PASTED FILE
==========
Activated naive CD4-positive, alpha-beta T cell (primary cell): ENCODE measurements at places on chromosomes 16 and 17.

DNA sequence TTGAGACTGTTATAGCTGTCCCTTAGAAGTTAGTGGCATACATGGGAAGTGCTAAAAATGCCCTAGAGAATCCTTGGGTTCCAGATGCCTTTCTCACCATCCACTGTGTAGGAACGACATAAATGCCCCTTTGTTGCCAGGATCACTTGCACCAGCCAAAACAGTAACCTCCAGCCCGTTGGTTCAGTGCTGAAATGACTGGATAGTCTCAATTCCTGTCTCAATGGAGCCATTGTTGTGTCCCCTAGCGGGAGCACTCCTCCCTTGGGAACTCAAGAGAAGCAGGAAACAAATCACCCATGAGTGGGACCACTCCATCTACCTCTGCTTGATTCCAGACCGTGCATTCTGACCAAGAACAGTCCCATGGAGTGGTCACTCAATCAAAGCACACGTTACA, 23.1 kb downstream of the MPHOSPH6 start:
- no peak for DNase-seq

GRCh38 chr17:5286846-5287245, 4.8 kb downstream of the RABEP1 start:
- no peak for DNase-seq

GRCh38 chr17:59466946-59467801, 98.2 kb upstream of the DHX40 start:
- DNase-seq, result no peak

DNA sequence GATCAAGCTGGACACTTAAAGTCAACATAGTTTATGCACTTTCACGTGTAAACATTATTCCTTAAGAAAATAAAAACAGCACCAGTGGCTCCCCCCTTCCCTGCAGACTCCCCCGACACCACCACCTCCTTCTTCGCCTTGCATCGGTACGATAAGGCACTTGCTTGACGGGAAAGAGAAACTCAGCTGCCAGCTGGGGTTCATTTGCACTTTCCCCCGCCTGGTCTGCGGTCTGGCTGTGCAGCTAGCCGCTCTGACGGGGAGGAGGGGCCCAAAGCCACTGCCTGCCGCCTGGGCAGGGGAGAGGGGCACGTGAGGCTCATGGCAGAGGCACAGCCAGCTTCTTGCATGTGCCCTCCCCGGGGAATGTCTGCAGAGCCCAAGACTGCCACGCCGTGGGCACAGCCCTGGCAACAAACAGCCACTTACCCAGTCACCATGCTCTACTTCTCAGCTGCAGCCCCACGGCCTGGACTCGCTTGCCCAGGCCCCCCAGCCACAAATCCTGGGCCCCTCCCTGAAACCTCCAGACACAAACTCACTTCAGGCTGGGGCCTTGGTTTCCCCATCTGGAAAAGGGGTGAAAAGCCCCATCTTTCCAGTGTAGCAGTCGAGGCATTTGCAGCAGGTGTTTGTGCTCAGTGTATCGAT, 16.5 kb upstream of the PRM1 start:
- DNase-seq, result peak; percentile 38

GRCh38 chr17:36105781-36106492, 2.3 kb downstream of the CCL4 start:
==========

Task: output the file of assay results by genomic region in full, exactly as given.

Activated naive CD4-positive, alpha-beta T cell (primary cell): ENCODE measurements at places on chromosomes 16 and 17.

DNA sequence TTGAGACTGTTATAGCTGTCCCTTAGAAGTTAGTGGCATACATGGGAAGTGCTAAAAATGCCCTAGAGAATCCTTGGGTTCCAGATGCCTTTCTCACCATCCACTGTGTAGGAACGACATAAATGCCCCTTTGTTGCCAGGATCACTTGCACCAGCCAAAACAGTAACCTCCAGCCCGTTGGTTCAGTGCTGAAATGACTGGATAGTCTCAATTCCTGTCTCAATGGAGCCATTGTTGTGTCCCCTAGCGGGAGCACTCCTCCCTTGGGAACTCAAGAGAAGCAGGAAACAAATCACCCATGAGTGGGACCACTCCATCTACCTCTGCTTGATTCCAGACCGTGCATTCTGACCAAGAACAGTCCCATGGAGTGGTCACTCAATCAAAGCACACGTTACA, 23.1 kb downstream of the MPHOSPH6 start:
- no peak for DNase-seq

GRCh38 chr17:5286846-5287245, 4.8 kb downstream of the RABEP1 start:
- no peak for DNase-seq

GRCh38 chr17:59466946-59467801, 98.2 kb upstream of the DHX40 start:
- DNase-seq, result no peak

DNA sequence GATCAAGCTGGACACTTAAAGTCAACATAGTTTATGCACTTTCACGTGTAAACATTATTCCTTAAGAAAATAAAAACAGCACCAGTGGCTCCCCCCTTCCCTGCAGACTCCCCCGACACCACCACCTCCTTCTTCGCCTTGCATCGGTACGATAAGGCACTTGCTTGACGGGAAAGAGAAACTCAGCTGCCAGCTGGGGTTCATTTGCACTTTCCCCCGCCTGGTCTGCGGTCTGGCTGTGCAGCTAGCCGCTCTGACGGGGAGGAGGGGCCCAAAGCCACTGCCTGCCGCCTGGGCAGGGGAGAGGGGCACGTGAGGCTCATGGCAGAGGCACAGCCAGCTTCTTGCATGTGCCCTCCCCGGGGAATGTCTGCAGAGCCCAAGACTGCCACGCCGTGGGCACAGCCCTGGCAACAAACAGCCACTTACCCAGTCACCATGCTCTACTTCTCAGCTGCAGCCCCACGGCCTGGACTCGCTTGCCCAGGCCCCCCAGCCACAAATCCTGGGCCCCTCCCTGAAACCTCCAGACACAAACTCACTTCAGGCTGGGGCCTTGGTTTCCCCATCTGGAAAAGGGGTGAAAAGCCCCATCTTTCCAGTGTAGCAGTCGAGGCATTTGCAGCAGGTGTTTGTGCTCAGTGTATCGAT, 16.5 kb upstream of the PRM1 start:
- DNase-seq, result peak; percentile 38

GRCh38 chr17:36105781-36106492, 2.3 kb downstream of the CCL4 start: